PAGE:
Welcome to Sanctuary for the Physical Arts resource for Stretching.
It is hard to ‘stretch’ your mind around the hundreds of ways to stretch your body. Whether it be to assist an injury or just to become more flexible, stretching is an integral part of keeping the body fit and healthy, but what is the best way to stretch, and what are the most important things to remember when doing so? This article will provide you with tips and practical advice that will help you stretch better. If you have a specific injury you are dealing with or a specific area you feel needs extra stretching you should book in to see your Physical Therapist at Sanctuary for the Physical Arts to get an individualized assessment and personalized advice on the best stretching program for you. Remember, just because something feels tight, that doesn’t necessarily mean it needs to be stretched!
Despite years of athletes of all levels performing long static stretches before their event or exercise there has been an overwhelming volume of evidence that has actually shown that these types of stretches do not reduce the incidents of injury and may actually be slightly harmful rather than helpful to the athlete when done prior to exercise! In addition, rather than assist the body to perform better in the impending exercise, long-hold static stretches have been shown to activate a reflex within the body that actually inhibits the muscles ability to fire. To put this in simple terms, you wouldn’t be able to jump as high after performing static stretches as you would if you didn’t perform them! The conclusion that has been drawn is that in order to prepare the body for muscular performance and to avoid injury, a combination of a general body warm up, a neuromuscular warm up, along with dynamic-type stretches (rather than static-type ones) are actually more beneficial.
Warming your body up for exercise should consist of exactly that: warming up! Doing a general body warm up of 5-10 minutes in order to get your core temperature up and your blood flowing to the muscles is essential to improving muscle performance. Depending on what activity you are about to engage in, a brisk walk, some jumping jacks, or riding a stationary bike can do the trick. Tuck jumps, rope skipping, or running on the spot can also adequately warm the body up along with any other cardiovascular activity you might enjoy. Be sure not to let your body cool down once it is warmed up. You shouldn’t feel like you cool down until after your activity is fully complete. If for some reason you have a time of inactivity in your exercise where you feel yourself cool down, you should get the core temperature up again with another short bout of a general body warm up activity.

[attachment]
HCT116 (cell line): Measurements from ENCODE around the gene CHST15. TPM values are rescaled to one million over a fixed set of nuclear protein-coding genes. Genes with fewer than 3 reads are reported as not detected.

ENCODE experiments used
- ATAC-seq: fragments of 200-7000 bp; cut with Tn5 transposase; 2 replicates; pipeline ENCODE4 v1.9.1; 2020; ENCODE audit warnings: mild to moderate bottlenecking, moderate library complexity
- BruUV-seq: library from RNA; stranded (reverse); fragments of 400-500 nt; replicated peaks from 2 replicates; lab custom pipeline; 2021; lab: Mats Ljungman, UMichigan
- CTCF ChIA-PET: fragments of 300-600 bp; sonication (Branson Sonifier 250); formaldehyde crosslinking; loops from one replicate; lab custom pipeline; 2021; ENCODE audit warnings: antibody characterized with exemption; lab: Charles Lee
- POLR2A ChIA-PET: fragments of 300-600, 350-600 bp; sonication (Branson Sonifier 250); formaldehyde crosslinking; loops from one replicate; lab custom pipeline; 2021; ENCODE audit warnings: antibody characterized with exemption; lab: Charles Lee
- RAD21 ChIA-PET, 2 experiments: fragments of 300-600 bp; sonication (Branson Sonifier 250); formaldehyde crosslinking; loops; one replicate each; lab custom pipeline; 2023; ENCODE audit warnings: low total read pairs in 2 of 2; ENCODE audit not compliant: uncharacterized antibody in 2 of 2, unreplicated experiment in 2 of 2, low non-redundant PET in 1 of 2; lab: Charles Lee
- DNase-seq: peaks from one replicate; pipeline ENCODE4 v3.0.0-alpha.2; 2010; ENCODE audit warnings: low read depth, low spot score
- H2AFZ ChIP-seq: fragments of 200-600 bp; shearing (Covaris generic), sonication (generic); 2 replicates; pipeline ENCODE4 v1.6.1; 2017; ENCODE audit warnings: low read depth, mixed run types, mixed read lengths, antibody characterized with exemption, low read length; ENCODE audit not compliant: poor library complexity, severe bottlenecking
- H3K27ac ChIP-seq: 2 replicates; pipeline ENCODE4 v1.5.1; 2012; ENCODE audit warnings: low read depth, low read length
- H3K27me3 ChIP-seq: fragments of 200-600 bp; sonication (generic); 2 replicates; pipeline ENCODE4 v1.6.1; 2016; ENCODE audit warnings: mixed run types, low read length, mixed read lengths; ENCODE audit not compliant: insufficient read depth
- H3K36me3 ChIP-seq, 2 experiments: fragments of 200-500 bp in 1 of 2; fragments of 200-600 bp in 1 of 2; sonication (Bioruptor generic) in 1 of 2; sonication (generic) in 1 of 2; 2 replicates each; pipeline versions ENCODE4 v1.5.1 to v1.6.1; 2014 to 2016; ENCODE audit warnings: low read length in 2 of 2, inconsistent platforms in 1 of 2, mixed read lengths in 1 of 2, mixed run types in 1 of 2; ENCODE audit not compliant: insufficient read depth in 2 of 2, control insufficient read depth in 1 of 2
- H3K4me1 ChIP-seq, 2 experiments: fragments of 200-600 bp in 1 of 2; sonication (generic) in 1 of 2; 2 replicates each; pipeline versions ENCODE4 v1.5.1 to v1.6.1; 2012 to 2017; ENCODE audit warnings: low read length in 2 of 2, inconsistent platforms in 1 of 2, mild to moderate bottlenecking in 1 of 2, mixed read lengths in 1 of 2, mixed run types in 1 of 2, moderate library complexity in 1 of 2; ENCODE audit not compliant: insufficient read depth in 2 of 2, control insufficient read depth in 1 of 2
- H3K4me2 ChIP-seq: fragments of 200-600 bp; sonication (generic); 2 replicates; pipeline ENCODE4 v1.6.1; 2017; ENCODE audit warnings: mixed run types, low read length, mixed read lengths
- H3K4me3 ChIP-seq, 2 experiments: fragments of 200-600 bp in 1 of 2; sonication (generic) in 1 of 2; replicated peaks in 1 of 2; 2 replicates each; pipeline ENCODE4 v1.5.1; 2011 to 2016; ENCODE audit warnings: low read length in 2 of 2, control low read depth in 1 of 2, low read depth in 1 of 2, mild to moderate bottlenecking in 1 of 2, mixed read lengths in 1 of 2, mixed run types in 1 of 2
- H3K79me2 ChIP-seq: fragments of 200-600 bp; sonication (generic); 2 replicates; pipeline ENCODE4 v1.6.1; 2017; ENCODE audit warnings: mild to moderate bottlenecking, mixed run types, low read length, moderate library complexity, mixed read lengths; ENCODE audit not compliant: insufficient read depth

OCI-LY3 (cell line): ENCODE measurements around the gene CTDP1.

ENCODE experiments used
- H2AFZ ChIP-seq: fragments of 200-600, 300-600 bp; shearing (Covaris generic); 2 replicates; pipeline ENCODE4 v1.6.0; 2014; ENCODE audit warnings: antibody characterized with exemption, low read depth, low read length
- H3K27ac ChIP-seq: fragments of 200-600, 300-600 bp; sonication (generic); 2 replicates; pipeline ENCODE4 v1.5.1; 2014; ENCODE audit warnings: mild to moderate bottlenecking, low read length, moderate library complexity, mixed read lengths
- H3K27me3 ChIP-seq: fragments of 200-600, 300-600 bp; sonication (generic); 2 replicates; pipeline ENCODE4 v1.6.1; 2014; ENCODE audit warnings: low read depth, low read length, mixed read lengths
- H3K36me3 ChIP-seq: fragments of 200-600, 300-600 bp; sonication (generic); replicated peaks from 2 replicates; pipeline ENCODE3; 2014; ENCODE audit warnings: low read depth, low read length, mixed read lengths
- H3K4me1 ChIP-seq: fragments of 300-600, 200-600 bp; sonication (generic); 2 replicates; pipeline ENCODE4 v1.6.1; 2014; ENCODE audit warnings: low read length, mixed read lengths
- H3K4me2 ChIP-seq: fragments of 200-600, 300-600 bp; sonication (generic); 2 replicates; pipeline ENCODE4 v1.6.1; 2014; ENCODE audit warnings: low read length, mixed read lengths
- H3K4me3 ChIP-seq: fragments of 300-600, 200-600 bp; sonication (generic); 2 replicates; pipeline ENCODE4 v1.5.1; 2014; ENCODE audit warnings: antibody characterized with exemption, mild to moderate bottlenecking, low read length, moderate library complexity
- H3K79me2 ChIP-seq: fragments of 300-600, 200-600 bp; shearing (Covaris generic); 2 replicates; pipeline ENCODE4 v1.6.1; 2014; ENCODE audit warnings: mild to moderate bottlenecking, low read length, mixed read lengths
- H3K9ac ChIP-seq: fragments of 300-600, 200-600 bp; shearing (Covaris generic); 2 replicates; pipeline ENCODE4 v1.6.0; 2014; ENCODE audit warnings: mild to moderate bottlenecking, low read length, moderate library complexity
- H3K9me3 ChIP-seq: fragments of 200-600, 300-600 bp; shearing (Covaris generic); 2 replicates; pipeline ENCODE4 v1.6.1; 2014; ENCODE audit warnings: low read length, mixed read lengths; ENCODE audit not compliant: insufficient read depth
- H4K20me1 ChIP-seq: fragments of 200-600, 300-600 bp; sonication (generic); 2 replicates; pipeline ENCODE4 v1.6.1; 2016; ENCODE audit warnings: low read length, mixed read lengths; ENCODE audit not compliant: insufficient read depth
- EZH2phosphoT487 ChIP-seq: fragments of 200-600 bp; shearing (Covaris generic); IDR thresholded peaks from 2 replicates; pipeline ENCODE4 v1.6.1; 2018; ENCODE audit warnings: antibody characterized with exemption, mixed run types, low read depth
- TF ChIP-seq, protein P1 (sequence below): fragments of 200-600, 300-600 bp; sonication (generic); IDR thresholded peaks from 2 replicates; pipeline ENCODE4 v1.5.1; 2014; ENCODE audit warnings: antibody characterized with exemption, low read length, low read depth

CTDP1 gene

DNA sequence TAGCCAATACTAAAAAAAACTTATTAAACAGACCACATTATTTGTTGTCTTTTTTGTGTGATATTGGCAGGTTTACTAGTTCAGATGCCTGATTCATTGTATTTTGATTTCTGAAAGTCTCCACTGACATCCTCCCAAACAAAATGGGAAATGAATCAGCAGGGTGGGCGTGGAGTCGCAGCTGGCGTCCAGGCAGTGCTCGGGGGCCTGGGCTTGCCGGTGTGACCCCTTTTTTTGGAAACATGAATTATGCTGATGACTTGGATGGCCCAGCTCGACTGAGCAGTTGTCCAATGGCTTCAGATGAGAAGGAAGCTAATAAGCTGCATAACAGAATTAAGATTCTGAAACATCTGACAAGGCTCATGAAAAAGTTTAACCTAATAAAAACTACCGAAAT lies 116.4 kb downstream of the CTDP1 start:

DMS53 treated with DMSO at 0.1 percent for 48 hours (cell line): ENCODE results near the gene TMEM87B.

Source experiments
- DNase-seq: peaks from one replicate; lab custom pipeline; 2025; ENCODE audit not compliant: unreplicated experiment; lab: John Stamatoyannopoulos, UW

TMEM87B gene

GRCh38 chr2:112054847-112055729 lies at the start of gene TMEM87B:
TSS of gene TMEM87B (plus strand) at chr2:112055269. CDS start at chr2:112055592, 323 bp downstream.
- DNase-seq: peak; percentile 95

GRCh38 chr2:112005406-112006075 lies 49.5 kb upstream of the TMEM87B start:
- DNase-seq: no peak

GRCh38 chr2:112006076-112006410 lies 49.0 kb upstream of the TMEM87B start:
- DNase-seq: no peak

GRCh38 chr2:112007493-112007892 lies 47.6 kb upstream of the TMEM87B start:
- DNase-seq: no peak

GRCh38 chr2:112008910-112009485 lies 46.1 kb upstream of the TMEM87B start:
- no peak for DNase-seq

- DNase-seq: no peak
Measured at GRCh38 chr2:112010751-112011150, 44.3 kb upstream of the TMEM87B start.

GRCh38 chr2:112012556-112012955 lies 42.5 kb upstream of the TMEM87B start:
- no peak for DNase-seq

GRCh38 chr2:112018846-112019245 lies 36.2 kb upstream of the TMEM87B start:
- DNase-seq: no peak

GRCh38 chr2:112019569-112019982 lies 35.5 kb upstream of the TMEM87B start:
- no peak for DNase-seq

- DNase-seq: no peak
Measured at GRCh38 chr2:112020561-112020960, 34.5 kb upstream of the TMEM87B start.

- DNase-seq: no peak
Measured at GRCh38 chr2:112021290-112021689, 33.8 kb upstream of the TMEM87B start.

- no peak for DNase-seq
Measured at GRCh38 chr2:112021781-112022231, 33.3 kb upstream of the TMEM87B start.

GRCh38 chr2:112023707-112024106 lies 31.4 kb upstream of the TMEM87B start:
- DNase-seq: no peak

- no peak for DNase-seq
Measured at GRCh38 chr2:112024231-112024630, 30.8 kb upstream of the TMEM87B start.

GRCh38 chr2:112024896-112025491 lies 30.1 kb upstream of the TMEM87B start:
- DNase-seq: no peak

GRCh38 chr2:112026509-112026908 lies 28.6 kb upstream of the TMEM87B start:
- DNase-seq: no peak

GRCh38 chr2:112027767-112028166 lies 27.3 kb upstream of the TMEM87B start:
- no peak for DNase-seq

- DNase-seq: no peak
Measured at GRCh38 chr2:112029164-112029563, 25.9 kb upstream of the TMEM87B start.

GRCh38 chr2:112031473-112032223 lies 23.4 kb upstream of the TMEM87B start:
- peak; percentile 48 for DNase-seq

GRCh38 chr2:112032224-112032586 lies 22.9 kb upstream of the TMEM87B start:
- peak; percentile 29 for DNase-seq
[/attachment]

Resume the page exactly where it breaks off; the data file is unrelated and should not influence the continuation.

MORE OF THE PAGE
There has been a lot of talk about neuromuscular warm-ups over the past few years but what exactly does that mean? A neuromuscular warm up focuses on priming the nerve-muscle connection so that they are both ready to be activated, and are ready to be activated properly during the activity you are about to engage in. Neuromuscular activities as part of a warm up ‘turn on’ the neuromuscular connections in your body. It’s a way of getting your “head in the game” by activating the brain’s connection to your joints and muscles. They remind your body of the best way to activate your muscles so they fire in the right order with the right force, you are not under the pressure of performing the actual sport. Neuromuscular activities improve your body’s internal coordination and get the muscles working at just the right time to most effectively support the body. Along with a general body warm up and dynamic stretching, regularly warming up the nerve-muscle connection can significantly reduce the chances of being injured during your activity. Neuromuscular warm up activities should include balance activities, agility type activities, jumping and landing technique exercises, stability exercises, and strengthening while under load (eccentric strengthening) exercises. Neuromuscular activities can be done before, after, or in between doing dynamic stretches. Your Physical Therapist at Sanctuary for the Physical Arts can teach you the best specific neuromuscular warm up activities for your individual situation.
Dynamic stretches use movement in order to prepare the joints and tissues for the repetitive motions of the activity you are about to engage in.